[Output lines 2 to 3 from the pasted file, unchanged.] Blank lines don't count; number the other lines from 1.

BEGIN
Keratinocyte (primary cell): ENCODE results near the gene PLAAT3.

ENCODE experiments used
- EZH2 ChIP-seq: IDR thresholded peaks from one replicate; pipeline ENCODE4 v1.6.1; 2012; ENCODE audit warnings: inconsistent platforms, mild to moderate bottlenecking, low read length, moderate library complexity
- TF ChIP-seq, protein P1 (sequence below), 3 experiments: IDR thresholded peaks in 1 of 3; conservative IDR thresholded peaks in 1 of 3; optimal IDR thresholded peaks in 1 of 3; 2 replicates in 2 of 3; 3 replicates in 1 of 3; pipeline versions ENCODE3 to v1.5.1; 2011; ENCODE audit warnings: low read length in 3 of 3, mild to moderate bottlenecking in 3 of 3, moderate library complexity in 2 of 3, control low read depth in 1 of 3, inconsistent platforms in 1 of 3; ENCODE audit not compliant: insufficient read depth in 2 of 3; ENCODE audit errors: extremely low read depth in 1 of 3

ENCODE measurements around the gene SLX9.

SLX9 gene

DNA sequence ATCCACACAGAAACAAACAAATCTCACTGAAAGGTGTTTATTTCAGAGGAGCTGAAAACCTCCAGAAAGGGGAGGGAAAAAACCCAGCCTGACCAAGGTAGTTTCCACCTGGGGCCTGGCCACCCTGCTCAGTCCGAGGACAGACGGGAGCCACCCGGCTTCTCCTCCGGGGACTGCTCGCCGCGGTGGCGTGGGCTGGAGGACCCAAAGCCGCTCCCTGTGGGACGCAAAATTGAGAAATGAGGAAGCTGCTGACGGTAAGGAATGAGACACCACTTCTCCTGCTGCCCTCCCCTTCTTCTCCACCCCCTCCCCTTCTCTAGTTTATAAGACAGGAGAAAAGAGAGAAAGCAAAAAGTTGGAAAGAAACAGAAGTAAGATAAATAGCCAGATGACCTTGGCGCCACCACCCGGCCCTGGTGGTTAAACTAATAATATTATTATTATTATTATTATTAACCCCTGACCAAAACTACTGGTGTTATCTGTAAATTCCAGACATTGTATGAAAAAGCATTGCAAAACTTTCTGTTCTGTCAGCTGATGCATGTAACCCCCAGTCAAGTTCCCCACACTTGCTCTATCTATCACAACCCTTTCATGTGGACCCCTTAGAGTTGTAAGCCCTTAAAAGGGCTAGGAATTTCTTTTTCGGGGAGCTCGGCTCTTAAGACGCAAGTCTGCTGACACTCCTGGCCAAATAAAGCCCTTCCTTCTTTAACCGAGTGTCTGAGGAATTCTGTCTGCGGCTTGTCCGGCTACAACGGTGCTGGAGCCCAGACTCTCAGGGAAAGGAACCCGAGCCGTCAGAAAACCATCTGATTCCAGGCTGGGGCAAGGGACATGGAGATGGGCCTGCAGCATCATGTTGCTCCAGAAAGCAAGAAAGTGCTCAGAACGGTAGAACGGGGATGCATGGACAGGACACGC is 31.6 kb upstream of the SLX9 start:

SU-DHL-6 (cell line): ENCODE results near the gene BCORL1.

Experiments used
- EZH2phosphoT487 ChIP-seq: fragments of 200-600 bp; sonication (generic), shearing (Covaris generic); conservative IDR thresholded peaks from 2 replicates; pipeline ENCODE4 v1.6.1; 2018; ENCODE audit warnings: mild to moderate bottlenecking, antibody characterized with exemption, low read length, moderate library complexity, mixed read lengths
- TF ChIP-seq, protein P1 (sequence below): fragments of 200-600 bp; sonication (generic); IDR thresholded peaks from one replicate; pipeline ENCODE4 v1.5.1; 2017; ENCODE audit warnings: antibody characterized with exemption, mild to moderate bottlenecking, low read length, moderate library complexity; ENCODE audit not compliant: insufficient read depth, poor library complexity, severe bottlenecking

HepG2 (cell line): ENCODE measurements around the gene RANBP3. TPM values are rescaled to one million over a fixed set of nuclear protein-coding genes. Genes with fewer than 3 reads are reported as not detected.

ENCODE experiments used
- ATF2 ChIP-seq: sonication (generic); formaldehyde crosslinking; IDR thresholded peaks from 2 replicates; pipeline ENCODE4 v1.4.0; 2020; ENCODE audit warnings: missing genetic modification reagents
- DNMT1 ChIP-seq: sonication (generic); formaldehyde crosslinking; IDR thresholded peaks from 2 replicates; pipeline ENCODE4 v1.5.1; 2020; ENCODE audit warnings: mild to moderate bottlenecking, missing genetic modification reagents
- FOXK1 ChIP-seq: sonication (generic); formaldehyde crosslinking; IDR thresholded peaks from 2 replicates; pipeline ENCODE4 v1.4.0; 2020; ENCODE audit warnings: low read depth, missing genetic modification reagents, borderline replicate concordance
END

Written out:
ENCODE experiments used
- EZH2 ChIP-seq: IDR thresholded peaks from one replicate; pipeline ENCODE4 v1.6.1; 2012; ENCODE audit warnings: inconsistent platforms, mild to moderate bottlenecking, low read length, moderate library complexity